I’ve always said that I never intended to write a series, but when I look back on the way I wrote as a teen and young adult, I must admit that I already was writing and telling stories that way. Most likely I was influenced by the structure of television, which produced long-running shows at that time. So, I’m now the author of my own series, the Saint Maggie series. There are at least three ways to look at the stories within it.
1) We may read them by type: novels, novellas, and short stories.
2) We may read them in the order I published them, starting with Saint Maggie (2011).
3) Or, we may read them in chronological order according to the historical setting in which the characters live. This is what I will be doing for the next few weeks.
This blog is dedicated to “The Dundee Cake,” which deals with Maggie’s life before 1860.
I am by no means a best-selling author, but in my world as an unknown author, “The Dundee Cake” is my biggest selling book. I have a couple of ideas as to why that might be.
First, it is an old-fashioned Christmas story with echoes of O. Henry’s “The Gift of the Magi” and Louisa May Alcott’s Christmas scenes in Little Women.
Second, it has a recipe for a Dundee cake at the end of the book.
Third, there’s that gorgeous picture of a Dundee cake on the cover. Seriously, I’d buy the book just to drool over that image. However, since I have actually made the cake, I am of the opinion that if you’re going to drool over something, make the cake and drool over that. It’s delicious!
Anyway, “The Dundee Cake” takes us back to 1852. Maggie Beatty Blaine is a widow and a grieving mother. John Blaine, her husband of ten years, and their two-year-old son Gideon both died of rheumatic fever in February 1850. To add to Maggie’s pain, Aunt Letty Blaine, who had given the young couple a place to live after their elopement in 1840, died earlier in the year.
Fortunately, Letty was a wise and compassionate elder and was determined to help Maggie support herself and her two daughters (Lydia and Frankie). Letty turned her home on the Blaineton town square into a boarding house and, under her tutelage, Maggie became a landlady.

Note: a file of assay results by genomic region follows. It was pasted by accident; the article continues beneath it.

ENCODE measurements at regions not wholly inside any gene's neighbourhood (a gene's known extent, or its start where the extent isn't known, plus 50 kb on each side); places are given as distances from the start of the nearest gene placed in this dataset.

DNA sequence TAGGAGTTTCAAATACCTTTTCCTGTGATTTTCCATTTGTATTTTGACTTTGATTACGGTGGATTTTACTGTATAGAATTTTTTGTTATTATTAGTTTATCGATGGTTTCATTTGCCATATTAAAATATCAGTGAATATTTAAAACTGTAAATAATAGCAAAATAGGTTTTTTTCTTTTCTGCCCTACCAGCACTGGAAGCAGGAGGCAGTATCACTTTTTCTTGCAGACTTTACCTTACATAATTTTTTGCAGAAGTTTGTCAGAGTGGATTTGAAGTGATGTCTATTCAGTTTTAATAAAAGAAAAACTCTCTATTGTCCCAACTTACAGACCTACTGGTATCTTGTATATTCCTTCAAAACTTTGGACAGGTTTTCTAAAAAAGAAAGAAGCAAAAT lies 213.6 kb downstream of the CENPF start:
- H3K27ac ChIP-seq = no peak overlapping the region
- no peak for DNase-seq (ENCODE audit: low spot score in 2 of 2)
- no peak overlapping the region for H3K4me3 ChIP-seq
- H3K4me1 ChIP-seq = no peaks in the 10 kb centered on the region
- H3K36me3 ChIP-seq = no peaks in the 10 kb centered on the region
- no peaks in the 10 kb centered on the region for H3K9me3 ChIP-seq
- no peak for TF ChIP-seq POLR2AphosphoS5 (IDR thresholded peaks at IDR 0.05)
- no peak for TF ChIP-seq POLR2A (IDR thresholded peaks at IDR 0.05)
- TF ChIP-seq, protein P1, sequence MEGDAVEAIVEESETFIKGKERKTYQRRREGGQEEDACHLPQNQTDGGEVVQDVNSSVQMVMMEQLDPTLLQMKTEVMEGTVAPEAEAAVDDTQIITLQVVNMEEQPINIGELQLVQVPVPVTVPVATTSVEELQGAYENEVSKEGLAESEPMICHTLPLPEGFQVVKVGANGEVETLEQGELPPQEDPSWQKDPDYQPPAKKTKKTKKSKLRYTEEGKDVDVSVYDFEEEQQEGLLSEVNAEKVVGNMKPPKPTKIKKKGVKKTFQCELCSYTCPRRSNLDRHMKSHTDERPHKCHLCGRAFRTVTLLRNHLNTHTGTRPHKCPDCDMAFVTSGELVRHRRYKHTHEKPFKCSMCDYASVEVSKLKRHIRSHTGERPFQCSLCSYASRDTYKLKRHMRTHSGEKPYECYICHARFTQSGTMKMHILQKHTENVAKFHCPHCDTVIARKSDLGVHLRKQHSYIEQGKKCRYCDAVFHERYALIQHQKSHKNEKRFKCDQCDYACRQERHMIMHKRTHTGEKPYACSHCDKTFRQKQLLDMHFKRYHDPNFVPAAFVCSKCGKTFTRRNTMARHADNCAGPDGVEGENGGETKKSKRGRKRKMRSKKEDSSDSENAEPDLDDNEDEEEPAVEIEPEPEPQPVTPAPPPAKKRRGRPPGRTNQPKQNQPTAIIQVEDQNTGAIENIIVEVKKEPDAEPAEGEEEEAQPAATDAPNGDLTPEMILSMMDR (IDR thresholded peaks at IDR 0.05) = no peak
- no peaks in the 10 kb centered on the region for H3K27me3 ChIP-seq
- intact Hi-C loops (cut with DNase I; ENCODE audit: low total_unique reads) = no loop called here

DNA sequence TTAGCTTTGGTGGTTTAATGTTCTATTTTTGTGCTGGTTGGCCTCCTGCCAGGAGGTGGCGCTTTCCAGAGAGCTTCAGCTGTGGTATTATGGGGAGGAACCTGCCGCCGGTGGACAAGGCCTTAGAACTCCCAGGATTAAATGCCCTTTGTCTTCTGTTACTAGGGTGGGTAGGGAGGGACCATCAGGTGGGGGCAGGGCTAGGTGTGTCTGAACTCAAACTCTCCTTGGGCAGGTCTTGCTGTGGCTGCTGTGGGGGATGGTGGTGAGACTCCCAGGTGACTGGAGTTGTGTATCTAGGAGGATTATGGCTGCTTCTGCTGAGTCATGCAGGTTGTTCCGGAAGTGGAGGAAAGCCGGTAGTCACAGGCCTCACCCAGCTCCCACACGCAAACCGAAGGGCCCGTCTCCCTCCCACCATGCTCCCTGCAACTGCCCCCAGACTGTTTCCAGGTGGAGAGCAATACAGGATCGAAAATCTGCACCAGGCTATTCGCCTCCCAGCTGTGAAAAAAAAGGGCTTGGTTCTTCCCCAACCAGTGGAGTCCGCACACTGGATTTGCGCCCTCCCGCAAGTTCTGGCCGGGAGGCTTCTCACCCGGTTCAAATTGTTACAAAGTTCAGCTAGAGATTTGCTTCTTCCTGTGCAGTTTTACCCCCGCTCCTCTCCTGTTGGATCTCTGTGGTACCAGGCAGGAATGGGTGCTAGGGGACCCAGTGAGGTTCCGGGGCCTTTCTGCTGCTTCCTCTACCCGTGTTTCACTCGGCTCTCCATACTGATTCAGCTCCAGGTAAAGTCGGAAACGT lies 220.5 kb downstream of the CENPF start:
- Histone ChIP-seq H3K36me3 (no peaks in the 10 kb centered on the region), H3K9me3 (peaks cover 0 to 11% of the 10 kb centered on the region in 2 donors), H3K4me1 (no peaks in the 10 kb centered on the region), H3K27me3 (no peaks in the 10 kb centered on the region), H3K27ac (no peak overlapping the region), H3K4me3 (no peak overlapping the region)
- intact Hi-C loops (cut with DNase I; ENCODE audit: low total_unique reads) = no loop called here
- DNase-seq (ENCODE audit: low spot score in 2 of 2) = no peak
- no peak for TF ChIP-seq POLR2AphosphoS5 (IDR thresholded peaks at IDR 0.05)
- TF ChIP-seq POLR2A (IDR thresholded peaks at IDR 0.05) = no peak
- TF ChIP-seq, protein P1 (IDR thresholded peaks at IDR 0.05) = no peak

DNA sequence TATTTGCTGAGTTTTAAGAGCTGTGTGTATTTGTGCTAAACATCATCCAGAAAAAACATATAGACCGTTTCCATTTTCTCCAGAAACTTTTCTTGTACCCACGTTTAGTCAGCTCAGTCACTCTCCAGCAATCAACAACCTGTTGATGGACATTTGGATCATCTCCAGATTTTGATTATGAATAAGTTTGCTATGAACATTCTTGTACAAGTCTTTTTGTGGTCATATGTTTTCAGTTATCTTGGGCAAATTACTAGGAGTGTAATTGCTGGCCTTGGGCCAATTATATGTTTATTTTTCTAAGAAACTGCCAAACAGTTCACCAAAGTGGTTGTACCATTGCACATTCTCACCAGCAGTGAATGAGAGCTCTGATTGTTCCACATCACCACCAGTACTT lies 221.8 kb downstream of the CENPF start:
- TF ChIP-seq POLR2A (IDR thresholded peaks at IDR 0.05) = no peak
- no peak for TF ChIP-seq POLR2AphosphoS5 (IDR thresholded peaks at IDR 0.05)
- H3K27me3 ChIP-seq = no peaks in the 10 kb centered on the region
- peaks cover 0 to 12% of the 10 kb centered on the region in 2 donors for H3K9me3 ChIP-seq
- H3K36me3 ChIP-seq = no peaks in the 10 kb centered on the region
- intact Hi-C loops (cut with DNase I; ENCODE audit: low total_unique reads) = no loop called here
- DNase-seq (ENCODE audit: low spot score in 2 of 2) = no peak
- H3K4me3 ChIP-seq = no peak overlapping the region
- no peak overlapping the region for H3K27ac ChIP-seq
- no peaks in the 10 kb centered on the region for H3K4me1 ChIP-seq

Maggie is not a terribly successful landlady, though. She has a big heart and takes in men who barely can afford to pay their rent. In Letty’s absence, Maggie also struggles with the cooking, cleaning, and other duties. Desperate, she manages to scrape together just enough money to hire a cook and assistant housekeeper. The cook’s name is Emily Johnson, and although the two women are of different colors (Maggie is white, and Emily is black), they become friends as they work and talk together about their lives.
Now it is Christmas. Although Maggie still struggles with her own grief, she seeks to make Christmas Day special for her daughters, as well as for her four boarders. Her problem is obvious: she has a chronic shortage of cash, and there is no way that this Christmas will be the celebration that it had been in the past.
It is only when Emily Johnson and her husband Nate experience a tragedy that Maggie puts her own troubles on the back burner. With the assistance of her daughters and boarders, she sets out to help her new friends.
You may find “The Dundee Cake” at:
Barnes & Noble ($7.00)
Kindle ($0.00 Kindle Unlimited; $0.99 to buy)
Amazon paperback ($7.00)
Until next week, stay strong and be kind!
Janet R. Stafford
Janet Stafford, Squeaking Pips Founder